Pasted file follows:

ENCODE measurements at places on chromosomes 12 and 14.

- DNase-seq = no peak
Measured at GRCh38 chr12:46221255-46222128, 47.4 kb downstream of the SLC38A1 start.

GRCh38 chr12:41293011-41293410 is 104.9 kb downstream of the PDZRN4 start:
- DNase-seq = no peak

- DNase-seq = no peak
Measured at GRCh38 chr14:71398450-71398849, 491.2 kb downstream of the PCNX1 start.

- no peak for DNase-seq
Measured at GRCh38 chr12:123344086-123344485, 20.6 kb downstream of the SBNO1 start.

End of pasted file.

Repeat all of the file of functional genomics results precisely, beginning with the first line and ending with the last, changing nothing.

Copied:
ENCODE measurements at places on chromosomes 12 and 14.

- DNase-seq = no peak
Measured at GRCh38 chr12:46221255-46222128, 47.4 kb downstream of the SLC38A1 start.

GRCh38 chr12:41293011-41293410 is 104.9 kb downstream of the PDZRN4 start:
- DNase-seq = no peak

- DNase-seq = no peak
Measured at GRCh38 chr14:71398450-71398849, 491.2 kb downstream of the PCNX1 start.

- no peak for DNase-seq
Measured at GRCh38 chr12:123344086-123344485, 20.6 kb downstream of the SBNO1 start.